Time passed again, and his work became more and more vast. As such, one of his country-men, passing along by chance, discovered this and decided to share the information about his co-national to his own country. He described what he saw there, and a group of thieves, realizing they were depicted in the act of their doing, with most of their faces shown in the novice's painting, decided to send their most cunning woman who had served the clan's interests for several years until now, to persuade the main runner of the place, whoever that would be (Francois in this case), that the Apprentice's work is detrimental and unrealistic to some of her country-men and that because of his personal fights with this group he decided to paint about them. Francois was reluctant at first, but after some "talks" over the moon light, and the work she was very well paid to do these jobs, she accomplished her task, having the Apprentice's particular painting burned.
But the thieves were not done with that, and sent, or rather fooled the town's buffoon to go there and make a racket about the events depicting him as well. The cunning leader, Kastelof, realized this would be a perfect way to make the Apprentice loose his temper and remove the buffoon. But this was not so, as in the first instance, Francois himself kicked the fool out. Returning to his village in shame, the buffoon was given one more chance, to dress himself as a community leader and go back to making mischief on the Apprentice's works, and only on those. He did just that, and the Apprentice, swayed by the Artist's action to remove him the first time, took unto himself to do it himself this time, although it was his own country-man. Francois however, enraged with his Apprentice taking matters into his own hands, decided that his action was wrong, and unrecognizing the fool's true face that he himself exiled. Furthermore, he stripped the Apprentice of all his councilor powers, and made a witch-hunting team, lead by Libra Constelus, to examine every one of his paintings, and anything that would be seen as attack on his country-men to be burned on sight; he also gave orders to issue a decree put in writing by Libra, in which young apprentices were not to be given special councilor powers. This however omitted the fact that the Apprentice was not at all young at age, but only on his stay on his grounds. The witch-hunt party was also given orders to find evidence and pretexts for Francois to eventually remove him from the grounds forever.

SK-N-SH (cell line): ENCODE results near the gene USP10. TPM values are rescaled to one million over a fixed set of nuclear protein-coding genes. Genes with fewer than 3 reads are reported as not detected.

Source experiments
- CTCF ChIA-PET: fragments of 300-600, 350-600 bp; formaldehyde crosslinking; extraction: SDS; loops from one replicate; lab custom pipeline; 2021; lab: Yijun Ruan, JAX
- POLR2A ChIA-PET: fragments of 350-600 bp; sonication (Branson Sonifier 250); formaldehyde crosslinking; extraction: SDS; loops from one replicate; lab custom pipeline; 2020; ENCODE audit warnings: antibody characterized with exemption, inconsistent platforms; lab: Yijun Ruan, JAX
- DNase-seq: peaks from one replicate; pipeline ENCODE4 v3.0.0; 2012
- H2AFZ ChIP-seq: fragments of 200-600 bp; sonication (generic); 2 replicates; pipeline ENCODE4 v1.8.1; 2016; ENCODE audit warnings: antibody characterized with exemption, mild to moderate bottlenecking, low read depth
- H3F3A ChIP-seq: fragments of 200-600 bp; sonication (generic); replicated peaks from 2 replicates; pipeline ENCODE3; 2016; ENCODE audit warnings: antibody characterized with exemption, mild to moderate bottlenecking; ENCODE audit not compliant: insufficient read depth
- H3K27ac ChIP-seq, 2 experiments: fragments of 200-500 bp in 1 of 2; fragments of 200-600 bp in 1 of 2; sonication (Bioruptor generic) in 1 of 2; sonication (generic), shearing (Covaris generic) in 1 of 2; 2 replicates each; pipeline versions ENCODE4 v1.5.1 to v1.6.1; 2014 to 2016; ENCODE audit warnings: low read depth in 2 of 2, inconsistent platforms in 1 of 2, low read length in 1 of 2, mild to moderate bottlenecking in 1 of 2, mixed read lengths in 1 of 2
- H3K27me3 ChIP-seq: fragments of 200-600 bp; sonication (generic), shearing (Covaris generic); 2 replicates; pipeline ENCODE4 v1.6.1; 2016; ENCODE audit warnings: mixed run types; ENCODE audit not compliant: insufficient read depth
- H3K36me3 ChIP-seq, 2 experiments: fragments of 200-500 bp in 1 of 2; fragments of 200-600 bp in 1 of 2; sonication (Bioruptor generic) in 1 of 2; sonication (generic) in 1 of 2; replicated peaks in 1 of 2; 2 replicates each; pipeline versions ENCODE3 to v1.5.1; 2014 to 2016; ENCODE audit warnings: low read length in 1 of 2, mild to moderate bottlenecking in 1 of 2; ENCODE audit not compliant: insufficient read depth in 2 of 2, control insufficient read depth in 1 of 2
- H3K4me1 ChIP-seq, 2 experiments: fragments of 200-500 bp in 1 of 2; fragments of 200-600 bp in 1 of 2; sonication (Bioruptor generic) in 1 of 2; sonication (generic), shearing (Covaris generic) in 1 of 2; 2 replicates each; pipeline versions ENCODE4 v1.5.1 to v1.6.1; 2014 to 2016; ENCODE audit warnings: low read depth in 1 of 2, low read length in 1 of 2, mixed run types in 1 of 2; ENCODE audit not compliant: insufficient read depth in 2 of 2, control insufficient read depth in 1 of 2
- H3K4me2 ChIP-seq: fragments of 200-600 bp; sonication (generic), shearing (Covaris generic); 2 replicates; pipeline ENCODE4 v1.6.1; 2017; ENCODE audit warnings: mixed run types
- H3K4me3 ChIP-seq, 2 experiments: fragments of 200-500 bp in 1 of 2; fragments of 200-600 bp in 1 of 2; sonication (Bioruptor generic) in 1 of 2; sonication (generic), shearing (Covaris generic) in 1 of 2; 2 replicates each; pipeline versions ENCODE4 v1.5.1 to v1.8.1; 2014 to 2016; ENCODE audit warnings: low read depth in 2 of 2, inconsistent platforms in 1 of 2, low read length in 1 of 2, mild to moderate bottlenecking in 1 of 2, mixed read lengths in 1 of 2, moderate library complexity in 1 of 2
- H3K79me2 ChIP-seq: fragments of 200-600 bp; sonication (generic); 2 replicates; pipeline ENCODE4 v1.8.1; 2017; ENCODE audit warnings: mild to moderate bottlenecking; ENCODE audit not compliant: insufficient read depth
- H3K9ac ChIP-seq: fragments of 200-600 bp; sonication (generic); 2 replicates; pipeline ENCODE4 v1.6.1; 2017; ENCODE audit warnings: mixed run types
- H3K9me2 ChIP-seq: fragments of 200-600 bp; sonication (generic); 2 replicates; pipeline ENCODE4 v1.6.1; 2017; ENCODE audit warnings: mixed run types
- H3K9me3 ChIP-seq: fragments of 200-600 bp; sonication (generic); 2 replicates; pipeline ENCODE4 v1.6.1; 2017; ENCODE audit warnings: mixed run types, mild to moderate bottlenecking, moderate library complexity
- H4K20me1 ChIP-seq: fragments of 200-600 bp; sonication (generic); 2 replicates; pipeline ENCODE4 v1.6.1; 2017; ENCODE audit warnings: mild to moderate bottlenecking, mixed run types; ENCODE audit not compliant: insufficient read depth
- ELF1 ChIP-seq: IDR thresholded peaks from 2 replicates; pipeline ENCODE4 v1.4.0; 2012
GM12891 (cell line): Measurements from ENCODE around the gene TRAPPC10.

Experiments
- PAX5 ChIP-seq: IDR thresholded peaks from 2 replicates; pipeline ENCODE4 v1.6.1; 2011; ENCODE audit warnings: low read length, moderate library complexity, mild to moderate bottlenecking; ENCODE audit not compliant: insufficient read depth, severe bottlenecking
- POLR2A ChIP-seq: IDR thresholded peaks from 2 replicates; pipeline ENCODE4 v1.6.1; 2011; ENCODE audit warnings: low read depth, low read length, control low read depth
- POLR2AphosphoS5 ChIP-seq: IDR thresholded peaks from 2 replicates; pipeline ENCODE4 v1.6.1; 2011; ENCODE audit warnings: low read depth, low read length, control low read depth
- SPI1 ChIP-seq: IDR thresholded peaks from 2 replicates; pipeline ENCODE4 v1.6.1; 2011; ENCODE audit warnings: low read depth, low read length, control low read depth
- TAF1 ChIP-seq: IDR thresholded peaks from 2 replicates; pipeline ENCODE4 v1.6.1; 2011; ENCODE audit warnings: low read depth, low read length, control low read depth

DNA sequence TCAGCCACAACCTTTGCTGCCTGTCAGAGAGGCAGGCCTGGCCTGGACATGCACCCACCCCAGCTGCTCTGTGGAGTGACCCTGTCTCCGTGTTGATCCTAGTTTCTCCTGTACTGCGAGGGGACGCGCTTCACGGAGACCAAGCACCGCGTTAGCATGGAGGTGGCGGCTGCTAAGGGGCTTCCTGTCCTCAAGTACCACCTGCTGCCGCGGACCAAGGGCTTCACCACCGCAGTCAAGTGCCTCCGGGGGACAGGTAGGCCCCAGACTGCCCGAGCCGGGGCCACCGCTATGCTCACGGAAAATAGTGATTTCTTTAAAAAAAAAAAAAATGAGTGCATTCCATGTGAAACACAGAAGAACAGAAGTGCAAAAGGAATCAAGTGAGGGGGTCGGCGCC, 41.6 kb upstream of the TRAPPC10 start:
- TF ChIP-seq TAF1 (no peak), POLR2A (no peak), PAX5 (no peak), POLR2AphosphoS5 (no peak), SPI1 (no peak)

The Apprentice decided to express in private to Francois his desire to no longer paint in his yard, which only enraged the Artist even more, now completely blinded by the thieves' tribute to him.
This is a sad story, but it could happen to anyone. The Apprentice's future is unsure now, but there are chances the Apprentice will indeed leave before being kicked out. The only reason he remained any more was that he genuinely believed in the gathering's open views on free expression of style, and to defend his reputation from the more and more often attacks sent by the witch-hunt team.
- This story is completely original work (and slight parody), any similitude with historic characters is pure coincidental.
- This story was created by Anime Addict, who reserves the rights over it as followed:
- It can be distributed and modified for non-commercial purposes on the condition the owner is attributed as the creator and, if possible (if it's still going to remain here) it is put a live link to this page;
- This is also a tribute to the work on "spreading the word" for The Different Balladist.
- See also
- This is more impressive as English is a foreign language for the author. --Proxima Centauri
Story by Aaron Carson